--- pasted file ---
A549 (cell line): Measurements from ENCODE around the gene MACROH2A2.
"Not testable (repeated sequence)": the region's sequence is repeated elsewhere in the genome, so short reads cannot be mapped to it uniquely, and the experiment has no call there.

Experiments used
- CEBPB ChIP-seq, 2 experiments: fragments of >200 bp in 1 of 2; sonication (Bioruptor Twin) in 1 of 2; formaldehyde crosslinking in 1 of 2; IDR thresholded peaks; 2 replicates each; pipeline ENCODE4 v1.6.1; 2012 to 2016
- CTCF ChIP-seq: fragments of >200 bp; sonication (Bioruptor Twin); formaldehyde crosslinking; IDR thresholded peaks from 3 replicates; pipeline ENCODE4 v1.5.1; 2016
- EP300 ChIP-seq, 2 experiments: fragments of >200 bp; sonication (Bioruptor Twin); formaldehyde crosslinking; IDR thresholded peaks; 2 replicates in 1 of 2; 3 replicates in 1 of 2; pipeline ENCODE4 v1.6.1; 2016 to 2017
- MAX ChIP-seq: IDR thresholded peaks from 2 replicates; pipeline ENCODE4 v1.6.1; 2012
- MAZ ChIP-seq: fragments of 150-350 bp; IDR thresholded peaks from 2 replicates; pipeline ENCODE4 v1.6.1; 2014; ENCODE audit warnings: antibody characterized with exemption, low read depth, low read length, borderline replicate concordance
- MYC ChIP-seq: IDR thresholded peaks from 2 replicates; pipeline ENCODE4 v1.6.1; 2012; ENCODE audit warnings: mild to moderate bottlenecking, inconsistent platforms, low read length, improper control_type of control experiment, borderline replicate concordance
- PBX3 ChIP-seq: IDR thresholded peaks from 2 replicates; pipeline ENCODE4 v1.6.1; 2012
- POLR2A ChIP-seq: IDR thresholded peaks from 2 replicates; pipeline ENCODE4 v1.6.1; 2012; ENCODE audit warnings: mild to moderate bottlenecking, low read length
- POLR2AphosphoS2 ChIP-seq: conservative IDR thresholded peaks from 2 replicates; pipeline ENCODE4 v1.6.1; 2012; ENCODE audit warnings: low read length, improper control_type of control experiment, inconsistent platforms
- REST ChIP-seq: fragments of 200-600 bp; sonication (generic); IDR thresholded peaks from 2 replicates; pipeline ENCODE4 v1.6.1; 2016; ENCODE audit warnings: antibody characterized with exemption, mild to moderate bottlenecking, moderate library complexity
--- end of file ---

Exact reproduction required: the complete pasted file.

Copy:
A549 (cell line): Measurements from ENCODE around the gene MACROH2A2.
"Not testable (repeated sequence)": the region's sequence is repeated elsewhere in the genome, so short reads cannot be mapped to it uniquely, and the experiment has no call there.

Experiments used
- CEBPB ChIP-seq, 2 experiments: fragments of >200 bp in 1 of 2; sonication (Bioruptor Twin) in 1 of 2; formaldehyde crosslinking in 1 of 2; IDR thresholded peaks; 2 replicates each; pipeline ENCODE4 v1.6.1; 2012 to 2016
- CTCF ChIP-seq: fragments of >200 bp; sonication (Bioruptor Twin); formaldehyde crosslinking; IDR thresholded peaks from 3 replicates; pipeline ENCODE4 v1.5.1; 2016
- EP300 ChIP-seq, 2 experiments: fragments of >200 bp; sonication (Bioruptor Twin); formaldehyde crosslinking; IDR thresholded peaks; 2 replicates in 1 of 2; 3 replicates in 1 of 2; pipeline ENCODE4 v1.6.1; 2016 to 2017
- MAX ChIP-seq: IDR thresholded peaks from 2 replicates; pipeline ENCODE4 v1.6.1; 2012
- MAZ ChIP-seq: fragments of 150-350 bp; IDR thresholded peaks from 2 replicates; pipeline ENCODE4 v1.6.1; 2014; ENCODE audit warnings: antibody characterized with exemption, low read depth, low read length, borderline replicate concordance
- MYC ChIP-seq: IDR thresholded peaks from 2 replicates; pipeline ENCODE4 v1.6.1; 2012; ENCODE audit warnings: mild to moderate bottlenecking, inconsistent platforms, low read length, improper control_type of control experiment, borderline replicate concordance
- PBX3 ChIP-seq: IDR thresholded peaks from 2 replicates; pipeline ENCODE4 v1.6.1; 2012
- POLR2A ChIP-seq: IDR thresholded peaks from 2 replicates; pipeline ENCODE4 v1.6.1; 2012; ENCODE audit warnings: mild to moderate bottlenecking, low read length
- POLR2AphosphoS2 ChIP-seq: conservative IDR thresholded peaks from 2 replicates; pipeline ENCODE4 v1.6.1; 2012; ENCODE audit warnings: low read length, improper control_type of control experiment, inconsistent platforms
- REST ChIP-seq: fragments of 200-600 bp; sonication (generic); IDR thresholded peaks from 2 replicates; pipeline ENCODE4 v1.6.1; 2016; ENCODE audit warnings: antibody characterized with exemption, mild to moderate bottlenecking, moderate library complexity